- The Washington Times - Saturday, November 8, 2003

Just under three weeks ago, we marked the 30th anniversary of the Oct. 17, 1973, OPEC oil embargo, an event that first revealed the peril inherent in our nation’s excessive dependence on imported oil.

Over the ensuing three decades, despite a torrent of rhetoric, a landslide of legislation and an avalanche of quick fixes, we import nearly twice as much oil from abroad as we did in 1973. This is why one of the president’s top priorities has been enactment of a comprehensive energy bill. Sadly, the debate over a comprehensive energy bill has become mired in an “inside the Beltway” tangle of partisan politics, ego and private agendas that do little to inform and much to confuse the issue.

The failure of Congress to act, however, is not without cost. Indeed, it carries a price tag far greater than most Americans could imagine.

Last month, the National Defense Council Foundation completed its comprehensive review of the “hidden costs” of imported oil, and the results were eye-opening. At present, they come to almost $305 billion — more than $1,000 for every man, woman and child living in America.

But even that enormous figure doesn’t tell the full story.

More importantly, some portion of every dollar we spend on imported oil finds its way into the hands of terrorist organizations bent on our destruction. In some instances, the transfer is direct with Iranian, and previously Iraqi, support of groups such as Hamas and Hezbollah. In other cases, it is less obvious as with the Saudi support of madrassas that promote the virulent Wahhabist hatred of Jews and Christians and which ultimately gave birth to the Taliban and al Qaeda. The key point is that without the continuing flow of petrodollars, international terrorism would be severely curtailed.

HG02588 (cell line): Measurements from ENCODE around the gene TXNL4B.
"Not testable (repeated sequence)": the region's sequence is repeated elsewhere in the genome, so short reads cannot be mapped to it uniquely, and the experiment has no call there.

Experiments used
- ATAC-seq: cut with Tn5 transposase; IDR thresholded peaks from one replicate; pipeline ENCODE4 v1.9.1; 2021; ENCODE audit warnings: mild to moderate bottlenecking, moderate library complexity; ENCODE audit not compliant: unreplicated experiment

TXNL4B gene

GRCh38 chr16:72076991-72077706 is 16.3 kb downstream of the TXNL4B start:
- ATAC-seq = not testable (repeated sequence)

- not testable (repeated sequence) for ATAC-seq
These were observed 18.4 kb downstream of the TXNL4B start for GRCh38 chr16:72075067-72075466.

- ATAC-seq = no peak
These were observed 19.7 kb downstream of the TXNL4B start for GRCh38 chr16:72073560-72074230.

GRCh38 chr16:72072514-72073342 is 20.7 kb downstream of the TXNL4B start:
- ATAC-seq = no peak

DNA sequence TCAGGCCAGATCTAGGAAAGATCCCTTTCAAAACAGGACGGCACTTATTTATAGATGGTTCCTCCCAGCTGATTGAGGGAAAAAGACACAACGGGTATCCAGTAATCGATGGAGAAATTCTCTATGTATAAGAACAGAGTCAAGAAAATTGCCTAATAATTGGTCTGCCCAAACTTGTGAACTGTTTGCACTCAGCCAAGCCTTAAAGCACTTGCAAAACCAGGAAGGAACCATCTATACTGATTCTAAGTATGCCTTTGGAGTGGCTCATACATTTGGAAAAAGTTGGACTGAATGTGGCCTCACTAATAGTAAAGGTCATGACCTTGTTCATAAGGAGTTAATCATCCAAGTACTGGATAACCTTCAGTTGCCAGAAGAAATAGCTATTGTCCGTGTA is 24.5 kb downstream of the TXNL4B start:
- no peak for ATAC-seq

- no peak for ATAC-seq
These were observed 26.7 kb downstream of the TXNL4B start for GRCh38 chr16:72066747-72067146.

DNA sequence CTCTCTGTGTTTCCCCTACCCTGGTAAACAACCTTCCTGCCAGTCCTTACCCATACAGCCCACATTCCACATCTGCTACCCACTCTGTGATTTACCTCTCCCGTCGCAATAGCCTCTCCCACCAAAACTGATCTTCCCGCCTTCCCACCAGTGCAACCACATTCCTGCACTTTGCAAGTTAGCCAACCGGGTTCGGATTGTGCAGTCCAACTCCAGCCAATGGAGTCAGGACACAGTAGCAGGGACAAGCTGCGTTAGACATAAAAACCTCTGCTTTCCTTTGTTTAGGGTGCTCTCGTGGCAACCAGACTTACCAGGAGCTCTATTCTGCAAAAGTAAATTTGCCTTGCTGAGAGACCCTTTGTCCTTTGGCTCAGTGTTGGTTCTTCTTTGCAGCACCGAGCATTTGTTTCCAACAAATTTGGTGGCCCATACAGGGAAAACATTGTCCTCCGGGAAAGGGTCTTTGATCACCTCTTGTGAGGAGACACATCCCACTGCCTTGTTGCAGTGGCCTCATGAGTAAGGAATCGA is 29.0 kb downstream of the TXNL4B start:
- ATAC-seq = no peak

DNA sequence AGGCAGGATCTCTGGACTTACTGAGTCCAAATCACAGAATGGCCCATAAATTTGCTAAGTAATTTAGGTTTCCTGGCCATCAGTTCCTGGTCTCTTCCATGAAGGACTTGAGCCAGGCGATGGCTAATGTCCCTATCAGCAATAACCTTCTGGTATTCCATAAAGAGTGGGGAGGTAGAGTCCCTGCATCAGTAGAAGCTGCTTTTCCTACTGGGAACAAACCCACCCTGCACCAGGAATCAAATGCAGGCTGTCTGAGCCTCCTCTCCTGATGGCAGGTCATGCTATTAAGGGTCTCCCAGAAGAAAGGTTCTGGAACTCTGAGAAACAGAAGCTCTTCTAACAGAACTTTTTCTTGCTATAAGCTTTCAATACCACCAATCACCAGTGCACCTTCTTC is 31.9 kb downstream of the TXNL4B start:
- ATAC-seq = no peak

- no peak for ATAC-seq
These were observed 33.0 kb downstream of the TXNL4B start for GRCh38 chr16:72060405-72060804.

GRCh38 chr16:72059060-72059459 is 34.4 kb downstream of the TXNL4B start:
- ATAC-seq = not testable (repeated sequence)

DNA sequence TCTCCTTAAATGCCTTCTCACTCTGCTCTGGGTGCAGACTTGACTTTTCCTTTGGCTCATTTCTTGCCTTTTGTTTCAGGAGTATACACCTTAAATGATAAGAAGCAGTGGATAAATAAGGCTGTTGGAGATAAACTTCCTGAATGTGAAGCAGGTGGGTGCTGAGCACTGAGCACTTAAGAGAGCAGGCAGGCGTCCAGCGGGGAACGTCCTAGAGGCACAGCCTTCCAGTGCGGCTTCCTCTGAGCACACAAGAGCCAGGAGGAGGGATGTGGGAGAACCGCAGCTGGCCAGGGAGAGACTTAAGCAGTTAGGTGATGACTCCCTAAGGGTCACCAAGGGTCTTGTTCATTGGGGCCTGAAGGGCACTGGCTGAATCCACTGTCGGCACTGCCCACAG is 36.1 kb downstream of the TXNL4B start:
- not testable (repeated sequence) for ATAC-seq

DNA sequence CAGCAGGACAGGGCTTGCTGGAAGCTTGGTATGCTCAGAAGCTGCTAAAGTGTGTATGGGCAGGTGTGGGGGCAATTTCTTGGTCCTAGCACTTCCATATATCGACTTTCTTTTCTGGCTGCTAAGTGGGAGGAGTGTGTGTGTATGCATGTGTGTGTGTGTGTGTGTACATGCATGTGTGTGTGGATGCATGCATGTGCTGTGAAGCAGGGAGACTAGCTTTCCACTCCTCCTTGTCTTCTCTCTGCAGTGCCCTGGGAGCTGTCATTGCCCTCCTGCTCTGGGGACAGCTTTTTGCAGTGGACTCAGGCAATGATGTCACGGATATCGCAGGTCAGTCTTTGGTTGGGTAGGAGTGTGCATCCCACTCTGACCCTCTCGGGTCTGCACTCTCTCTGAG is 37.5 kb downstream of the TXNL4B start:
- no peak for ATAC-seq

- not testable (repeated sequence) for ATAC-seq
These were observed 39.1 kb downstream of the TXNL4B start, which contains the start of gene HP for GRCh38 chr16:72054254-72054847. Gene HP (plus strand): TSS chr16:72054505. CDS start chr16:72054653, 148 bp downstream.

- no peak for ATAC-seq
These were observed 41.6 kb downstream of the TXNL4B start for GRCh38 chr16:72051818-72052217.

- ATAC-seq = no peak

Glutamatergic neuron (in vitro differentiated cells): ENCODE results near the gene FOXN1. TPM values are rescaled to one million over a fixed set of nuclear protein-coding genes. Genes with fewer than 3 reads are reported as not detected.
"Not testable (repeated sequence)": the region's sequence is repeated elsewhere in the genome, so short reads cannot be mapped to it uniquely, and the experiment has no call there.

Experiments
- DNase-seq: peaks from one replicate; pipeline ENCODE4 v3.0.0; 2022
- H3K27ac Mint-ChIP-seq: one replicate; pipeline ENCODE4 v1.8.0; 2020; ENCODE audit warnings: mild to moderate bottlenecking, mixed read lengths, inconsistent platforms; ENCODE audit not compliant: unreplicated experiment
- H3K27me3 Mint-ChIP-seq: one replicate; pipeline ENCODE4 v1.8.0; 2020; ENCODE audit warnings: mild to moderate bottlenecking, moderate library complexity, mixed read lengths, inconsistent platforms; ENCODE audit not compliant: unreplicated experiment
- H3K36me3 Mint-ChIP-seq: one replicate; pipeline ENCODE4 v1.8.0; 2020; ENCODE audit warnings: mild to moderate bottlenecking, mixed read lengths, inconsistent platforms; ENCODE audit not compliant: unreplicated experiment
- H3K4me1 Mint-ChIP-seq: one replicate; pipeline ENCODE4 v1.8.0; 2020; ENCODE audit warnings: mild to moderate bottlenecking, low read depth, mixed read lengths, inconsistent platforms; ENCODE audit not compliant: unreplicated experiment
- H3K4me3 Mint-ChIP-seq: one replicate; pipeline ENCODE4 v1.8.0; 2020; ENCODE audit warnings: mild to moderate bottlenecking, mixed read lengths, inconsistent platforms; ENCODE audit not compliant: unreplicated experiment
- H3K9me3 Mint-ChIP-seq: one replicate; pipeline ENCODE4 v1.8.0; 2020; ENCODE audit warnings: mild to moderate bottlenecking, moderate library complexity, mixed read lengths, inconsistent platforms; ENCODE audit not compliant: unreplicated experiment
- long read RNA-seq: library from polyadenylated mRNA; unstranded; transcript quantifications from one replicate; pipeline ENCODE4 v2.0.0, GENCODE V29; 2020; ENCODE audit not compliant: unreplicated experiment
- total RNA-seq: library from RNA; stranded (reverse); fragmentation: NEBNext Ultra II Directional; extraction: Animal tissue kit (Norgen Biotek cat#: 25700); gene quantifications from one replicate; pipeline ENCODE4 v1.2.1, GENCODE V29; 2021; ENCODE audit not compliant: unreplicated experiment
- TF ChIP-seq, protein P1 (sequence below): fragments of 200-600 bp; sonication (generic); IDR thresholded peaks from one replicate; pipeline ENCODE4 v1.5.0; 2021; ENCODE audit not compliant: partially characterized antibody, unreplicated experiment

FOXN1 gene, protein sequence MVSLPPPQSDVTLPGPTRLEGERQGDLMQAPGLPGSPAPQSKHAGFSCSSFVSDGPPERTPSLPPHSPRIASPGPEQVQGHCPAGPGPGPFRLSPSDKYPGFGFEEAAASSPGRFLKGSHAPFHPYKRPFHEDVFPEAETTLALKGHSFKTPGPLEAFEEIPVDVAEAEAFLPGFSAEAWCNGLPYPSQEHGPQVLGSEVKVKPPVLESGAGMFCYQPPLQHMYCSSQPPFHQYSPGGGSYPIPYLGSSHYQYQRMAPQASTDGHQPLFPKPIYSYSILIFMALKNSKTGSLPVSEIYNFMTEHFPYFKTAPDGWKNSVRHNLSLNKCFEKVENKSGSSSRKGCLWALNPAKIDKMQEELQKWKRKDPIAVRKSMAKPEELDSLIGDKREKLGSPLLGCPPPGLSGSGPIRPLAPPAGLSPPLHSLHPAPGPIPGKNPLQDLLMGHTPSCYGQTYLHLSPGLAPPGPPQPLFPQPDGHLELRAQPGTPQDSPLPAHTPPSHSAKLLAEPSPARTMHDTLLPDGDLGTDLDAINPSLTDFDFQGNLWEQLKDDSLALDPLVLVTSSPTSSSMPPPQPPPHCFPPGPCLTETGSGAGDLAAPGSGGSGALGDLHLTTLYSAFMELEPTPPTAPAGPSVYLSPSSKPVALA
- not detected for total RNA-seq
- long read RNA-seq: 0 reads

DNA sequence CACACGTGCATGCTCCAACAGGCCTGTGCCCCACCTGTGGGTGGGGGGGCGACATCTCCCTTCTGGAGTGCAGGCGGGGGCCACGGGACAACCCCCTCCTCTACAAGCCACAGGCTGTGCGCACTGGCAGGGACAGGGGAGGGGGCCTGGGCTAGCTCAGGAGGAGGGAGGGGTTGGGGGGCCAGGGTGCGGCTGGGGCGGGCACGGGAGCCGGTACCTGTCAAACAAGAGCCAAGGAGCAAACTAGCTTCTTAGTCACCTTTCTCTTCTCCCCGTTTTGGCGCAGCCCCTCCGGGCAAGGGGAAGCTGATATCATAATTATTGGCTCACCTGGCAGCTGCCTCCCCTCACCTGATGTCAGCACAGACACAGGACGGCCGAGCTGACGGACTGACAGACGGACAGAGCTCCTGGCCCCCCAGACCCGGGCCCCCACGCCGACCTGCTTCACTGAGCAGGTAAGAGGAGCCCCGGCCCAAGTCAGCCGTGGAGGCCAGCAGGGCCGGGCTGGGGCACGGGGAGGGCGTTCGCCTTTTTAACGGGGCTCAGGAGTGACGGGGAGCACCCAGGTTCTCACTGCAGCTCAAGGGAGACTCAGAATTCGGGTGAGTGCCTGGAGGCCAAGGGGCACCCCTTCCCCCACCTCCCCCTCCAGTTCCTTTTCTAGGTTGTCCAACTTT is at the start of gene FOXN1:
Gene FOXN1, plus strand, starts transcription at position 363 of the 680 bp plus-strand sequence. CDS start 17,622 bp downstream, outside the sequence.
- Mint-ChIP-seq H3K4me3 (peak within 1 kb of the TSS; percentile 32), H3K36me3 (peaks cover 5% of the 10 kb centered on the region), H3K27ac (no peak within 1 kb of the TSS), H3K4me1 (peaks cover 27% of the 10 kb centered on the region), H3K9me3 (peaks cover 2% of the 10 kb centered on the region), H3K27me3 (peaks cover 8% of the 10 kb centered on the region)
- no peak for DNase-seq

But which areas of disagreement are important enough to jeopardize the nation’s military and economic security?

One sticking point is over the providing incentives for alternative fueled vehicles. Support for such measures arises from one simple calculus. We currently import between 58 percent and 61 percent of our petroleum needs. More than two-thirds of the oil we use (67.4 percent) is consumed in the transportation sector, primarily in automobiles and light trucks. If we could eliminate oil use in transportation, we would not have to import oil at all. That’s pretty straightforward math.

But introducing alternative fueled vehicles is not an easy task. There is a “chicken and egg” problem that must be overcome in order to get the process started. And that’s where many members of Congress see a need for incentives in the form of tax credits and exemptions.

Fiscal conservatives, though, oppose such incentives. claiming they represent an unwarranted “subsidy’ to alternative fuels. But the term “subsidy” implies a payment of some sort, and nothing could be further from the truth.

Rather, the proposed tax credits and exemptions are nothing more than tax cuts — in principle no different than the proposed income tax reductions. Following the logic being applied to energy incentives, the president’s income tax cut proposals would also be subsidies — a point few fiscal conservatives would be likely to argue. Besides, the last time I looked, conservatives were in favor of cutting taxes, so why should energy be an exemption?

Another sticking point is over loan guarantees for the proposed Alaska natural gas pipeline. Opponents argue that, if the project fails, taxpayers would be saddled with an enormous debt. While this is true, it is also highly unlikely the project would fail. At present, demand for natural gas is growing at a stopgap pace, with no change in sight. This makes it highly unlikely the taxpayer will ever have to pay a nickel.

More important, the alternative to bringing Alaskan natural gas down to the lower 48 states is to import it in the form of Liquefied Natural Gas (LNG) from the Middle East — a notion that would be laughable were it not being seriously considered.

Of course, there are those who argue that alternative fuels make only a small contribution to reducing our oil-import dependence — and right now they are correct. But alternatives, both in the form of ethanol and natural gas, have been making slow but steady inroads. Incentives such as the excise-tax exemption and renewable fuels standards will accelerate this process. Denying incentives only slows their progress and allows the nation to become ever-more-dependent on our insecure foreign suppliers.

In the final analysis, its time for the prima donnas in Congress to grow up, follow the president’s lead and do their jobs.

Milton R. Copulos is president of the National Defense Council Foundation and is a former member of the National Petroleum Council.

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